I’m really excited for Whereafter—there’s a lot of big, pivotal stuff that happens in this book. We finally get to see the full out afterlife/”Great Beyond” and I’ve pulled in some of my favorite mythology in constructing it. Plus—the return of Jonah, who is now a PoV character. At long last, fans of the series get to hear Jonah’s side of the story—and there are a lot of surprises there, too.
I also have a short story, The Lady and the Unicorn, appearing in the New Hampshire Pulp Fiction Series "Live Free or Dragons" anthology, being released Fall of 2016 by Plaidswede Publishing, which I’m really excited to be a part of.
Are there any special challenges to being a New England Author?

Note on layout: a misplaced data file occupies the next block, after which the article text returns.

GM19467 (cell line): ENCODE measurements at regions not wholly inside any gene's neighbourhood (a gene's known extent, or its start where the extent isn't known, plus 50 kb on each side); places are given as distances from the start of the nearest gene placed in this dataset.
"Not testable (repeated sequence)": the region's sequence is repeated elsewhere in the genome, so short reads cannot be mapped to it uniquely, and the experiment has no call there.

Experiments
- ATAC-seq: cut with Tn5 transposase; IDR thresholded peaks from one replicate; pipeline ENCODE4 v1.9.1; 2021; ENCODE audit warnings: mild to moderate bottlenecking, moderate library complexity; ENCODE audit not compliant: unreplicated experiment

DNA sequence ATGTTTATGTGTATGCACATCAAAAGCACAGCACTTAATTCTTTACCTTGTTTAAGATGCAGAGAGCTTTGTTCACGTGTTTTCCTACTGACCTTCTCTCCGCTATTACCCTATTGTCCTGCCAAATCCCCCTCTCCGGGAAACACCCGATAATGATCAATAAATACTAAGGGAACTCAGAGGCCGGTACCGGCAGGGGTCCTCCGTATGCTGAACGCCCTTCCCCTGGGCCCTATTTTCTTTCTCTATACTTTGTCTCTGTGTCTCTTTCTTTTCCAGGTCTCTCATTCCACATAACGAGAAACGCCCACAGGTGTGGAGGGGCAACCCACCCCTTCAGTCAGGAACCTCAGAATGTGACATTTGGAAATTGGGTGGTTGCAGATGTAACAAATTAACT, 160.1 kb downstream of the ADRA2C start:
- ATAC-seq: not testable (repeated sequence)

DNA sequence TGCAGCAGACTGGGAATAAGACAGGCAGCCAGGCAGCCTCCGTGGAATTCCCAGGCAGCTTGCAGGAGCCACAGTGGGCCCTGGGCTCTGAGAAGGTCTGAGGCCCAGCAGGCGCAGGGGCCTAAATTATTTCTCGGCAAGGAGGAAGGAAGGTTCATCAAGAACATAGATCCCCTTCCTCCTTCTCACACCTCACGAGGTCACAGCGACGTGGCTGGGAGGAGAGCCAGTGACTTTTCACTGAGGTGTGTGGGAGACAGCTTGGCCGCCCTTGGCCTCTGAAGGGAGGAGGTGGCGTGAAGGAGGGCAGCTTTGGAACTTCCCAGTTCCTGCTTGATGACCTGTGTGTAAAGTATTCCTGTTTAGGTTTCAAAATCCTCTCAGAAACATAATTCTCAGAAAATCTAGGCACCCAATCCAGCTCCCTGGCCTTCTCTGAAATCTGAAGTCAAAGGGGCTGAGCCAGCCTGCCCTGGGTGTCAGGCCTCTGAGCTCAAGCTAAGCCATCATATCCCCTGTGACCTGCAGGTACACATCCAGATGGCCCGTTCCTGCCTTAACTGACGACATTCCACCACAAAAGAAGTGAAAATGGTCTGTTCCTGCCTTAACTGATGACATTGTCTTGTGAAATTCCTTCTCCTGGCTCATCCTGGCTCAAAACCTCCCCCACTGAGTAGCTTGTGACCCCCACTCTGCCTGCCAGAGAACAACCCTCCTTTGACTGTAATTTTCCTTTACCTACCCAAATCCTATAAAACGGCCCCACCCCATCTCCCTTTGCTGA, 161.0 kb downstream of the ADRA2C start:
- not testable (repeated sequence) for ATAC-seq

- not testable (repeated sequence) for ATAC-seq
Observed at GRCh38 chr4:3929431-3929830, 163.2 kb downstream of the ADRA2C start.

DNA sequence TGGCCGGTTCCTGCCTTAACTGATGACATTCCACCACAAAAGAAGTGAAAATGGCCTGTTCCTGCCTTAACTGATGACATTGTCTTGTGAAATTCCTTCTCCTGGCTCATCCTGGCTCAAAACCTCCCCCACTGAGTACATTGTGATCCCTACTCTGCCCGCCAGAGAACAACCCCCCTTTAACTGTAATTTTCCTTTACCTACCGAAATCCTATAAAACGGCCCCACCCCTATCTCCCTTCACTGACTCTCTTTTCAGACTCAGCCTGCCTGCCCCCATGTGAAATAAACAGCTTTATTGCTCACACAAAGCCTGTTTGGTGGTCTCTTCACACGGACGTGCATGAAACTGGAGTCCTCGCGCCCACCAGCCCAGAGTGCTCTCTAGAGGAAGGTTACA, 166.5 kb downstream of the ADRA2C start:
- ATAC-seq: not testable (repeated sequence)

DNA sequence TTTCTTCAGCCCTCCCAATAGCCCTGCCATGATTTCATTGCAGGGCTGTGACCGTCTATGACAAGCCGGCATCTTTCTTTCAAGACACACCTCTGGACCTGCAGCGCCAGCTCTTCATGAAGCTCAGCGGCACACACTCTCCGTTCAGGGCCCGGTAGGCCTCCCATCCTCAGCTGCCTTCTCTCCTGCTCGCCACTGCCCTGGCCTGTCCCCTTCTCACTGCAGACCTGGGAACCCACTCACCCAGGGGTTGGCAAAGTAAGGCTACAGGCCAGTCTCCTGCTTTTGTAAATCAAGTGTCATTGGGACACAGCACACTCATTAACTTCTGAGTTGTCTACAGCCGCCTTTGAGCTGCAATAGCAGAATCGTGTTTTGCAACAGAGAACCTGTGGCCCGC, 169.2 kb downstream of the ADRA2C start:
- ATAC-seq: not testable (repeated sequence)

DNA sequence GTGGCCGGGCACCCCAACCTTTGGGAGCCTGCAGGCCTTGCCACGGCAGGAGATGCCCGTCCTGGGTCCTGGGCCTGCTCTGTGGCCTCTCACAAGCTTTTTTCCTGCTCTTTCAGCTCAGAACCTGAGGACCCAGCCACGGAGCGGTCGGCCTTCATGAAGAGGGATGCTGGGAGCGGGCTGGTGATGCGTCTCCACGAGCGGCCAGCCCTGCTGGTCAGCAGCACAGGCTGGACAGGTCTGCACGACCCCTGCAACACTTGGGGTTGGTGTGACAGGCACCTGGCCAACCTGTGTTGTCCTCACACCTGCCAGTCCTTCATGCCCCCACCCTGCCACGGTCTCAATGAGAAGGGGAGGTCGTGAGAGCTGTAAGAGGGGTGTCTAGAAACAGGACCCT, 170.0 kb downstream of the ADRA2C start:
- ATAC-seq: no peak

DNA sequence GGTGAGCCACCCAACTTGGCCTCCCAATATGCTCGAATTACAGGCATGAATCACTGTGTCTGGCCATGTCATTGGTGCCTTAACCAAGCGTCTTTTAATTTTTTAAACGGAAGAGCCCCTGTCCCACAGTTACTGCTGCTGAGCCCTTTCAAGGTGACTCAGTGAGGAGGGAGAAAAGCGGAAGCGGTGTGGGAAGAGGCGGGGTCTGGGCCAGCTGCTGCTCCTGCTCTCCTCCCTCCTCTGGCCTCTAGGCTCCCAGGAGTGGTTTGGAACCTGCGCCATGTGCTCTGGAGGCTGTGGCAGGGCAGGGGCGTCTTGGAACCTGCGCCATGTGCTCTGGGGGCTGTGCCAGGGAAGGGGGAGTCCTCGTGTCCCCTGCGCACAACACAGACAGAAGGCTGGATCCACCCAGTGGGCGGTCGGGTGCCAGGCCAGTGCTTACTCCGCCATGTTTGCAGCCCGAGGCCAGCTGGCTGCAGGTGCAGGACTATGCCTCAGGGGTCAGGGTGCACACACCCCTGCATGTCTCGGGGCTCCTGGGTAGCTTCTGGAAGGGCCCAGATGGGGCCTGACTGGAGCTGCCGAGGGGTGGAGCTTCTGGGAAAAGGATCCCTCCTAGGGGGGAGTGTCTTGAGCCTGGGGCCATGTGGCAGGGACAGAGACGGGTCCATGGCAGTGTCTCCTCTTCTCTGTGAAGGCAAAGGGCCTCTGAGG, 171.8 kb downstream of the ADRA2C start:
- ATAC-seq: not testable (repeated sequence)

LOL – see above re: New England winters. J
Please tell us about Broad Universe?
Broad Universe is a non-profit professional association dedicated to supporting and promoting women authors of science fiction, fantasy, and horror. It’s an international association, with members (both male and female) all over the world. You’ll find us in the vendor room of most SF and Fantasy conventions—we usually have a table where our members can sell their books and people can learn more about the mission of BU. Our website is www.broaduniverse.org.
Do you ever go back and read your own books?
Oh good grief, no! I’m hypercritical of myself—I don’t even like to look at old photos of myself, let alone read my books. All I see are the flaws or the ways it wasn’t exactly what I wanted. Plus, who has time? My TBR pile could crush a medium-sized child. Why read my own books (I know what those say!) when there are so many other fabulous books in the world that I haven’t read yet.